Tuesday, 6 December 2016

Lessons from 2016: “Oil Price Will Fall to $16”

2016 is attracting to a nearby.

As the blinds descend, I thought it would be a smart thought to have a progression of articles glancing back at the occasions of the year to draw lessons from them. This is the first in the arrangement.

Note: Here's the second article in the arrangement, here's the third, and here's the fourth.

What oil can show us

Ahead of schedule in the year, a noteworthy idea in monetary circles universally was oil costs.

There was a lot of babble on this front in Singapore around then as well, given the way that we have around 50 oil and gas organizations recorded here, some of which are organizations with billion-dollar showcase capitalisations, for example, Keppel Corporation Limited (SGX: BN4) and Sembcorp Marine Ltd (SGX: S51).

Toward the end of 2015, raw petroleum costs fell beneath US$40 per barrel, setting off a wide range of expectations on where costs of the fuel will wind up in 2016.

In January, examiners from the Royal Bank of Scotland (RBS) asserted that specialized signs they were seeing were guiding towards a low of US$16 per barrel for brent raw petroleum. Somewhere else, US-based money related administrations supplier Morgan Stanley was in a similar camp, anticipating that oil costs could tumble to as low as US$20 per barrel.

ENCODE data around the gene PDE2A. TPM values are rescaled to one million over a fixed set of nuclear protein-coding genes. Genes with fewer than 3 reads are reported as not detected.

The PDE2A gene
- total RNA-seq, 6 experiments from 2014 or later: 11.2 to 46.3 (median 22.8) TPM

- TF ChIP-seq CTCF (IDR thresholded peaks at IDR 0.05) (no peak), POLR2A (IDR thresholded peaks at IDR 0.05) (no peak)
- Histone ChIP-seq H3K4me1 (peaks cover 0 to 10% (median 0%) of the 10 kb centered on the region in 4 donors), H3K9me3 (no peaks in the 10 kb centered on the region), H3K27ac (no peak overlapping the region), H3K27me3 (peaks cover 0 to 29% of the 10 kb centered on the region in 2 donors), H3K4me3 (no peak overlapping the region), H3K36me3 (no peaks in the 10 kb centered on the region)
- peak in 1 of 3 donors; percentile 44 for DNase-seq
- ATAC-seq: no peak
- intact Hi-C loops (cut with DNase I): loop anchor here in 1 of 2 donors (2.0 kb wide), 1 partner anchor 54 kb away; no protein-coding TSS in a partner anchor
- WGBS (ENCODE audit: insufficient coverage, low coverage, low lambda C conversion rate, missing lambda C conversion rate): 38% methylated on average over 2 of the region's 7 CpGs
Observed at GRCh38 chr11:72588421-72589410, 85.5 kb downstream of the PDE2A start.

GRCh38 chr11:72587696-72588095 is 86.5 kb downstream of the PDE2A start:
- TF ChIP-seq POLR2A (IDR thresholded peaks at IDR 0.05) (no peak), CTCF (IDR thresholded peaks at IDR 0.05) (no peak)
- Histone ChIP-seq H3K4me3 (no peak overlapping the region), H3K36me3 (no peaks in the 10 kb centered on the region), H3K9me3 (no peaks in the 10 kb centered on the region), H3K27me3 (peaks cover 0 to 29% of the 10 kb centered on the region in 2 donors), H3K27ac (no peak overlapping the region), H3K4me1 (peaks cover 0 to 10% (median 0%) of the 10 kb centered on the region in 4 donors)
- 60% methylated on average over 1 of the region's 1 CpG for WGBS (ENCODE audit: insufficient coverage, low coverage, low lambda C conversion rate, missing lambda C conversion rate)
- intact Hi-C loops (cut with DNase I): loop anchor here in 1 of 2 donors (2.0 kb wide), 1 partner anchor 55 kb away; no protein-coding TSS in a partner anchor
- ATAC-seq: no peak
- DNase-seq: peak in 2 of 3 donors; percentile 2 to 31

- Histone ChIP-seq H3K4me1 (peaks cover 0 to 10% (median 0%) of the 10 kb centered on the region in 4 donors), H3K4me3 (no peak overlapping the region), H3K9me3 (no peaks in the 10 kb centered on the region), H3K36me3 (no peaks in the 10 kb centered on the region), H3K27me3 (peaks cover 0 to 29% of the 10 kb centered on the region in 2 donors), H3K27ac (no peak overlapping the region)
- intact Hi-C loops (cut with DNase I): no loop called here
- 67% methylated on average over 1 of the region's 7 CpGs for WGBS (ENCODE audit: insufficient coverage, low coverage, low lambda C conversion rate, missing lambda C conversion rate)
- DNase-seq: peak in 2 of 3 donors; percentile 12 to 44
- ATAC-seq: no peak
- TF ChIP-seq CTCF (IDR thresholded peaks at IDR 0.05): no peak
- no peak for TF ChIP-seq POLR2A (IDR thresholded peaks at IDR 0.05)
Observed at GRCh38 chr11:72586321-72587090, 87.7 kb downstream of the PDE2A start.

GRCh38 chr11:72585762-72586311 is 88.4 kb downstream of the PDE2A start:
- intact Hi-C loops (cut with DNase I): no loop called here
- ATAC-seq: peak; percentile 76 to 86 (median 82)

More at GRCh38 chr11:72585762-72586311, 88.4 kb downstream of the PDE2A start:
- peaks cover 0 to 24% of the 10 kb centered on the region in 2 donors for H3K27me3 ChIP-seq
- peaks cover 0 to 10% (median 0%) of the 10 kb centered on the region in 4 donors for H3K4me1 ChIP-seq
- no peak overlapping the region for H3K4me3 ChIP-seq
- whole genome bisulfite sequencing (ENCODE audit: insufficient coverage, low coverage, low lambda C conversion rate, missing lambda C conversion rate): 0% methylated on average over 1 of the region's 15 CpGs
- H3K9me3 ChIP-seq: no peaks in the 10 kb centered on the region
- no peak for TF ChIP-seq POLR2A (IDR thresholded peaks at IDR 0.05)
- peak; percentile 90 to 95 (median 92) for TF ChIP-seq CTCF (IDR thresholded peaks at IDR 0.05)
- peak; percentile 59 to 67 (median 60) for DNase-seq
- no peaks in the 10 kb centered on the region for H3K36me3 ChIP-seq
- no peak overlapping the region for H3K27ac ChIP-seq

Be that as it may, the thing is, none of the expectations above ended up being correct. With not exactly a month to go for 2016, rough brent costs are exchanging above US$54. What's more, oil costs did not reach anyplace close US$20.

Expectations sounded normal at the time :

At the point when the oil value expectations were shared not long ago, they sounded sensible.

All things considered, oil costs had plummeted from a high of over US$110 per barrel in mid-2014 to under US$40 per barrel toward the end of 2015. Oil costs had fallen hard and it presumably "felt right" that oil costs would proceed on their descending direction.

Be that as it may, this is the reason it can be perilous to make forecasts. In his book Your Money and Your Brain, budgetary columnist Jason Zweig clarified the pitfalls of making expectations:

"To begin with, they accept that whatever has been going on is the main thing that could have happened. Second, they depend too vigorously on the transient past to conjecture the long haul future."

I can't help thinking this is the thing that precisely happened with the oil value forecasts made not long ago. The forecasts made were in-accordance with descending patterns seen in 2015. At last, they ended up being incorrectly.

In that lies a lesson for speculators for 2016: don't regard all forecasts.
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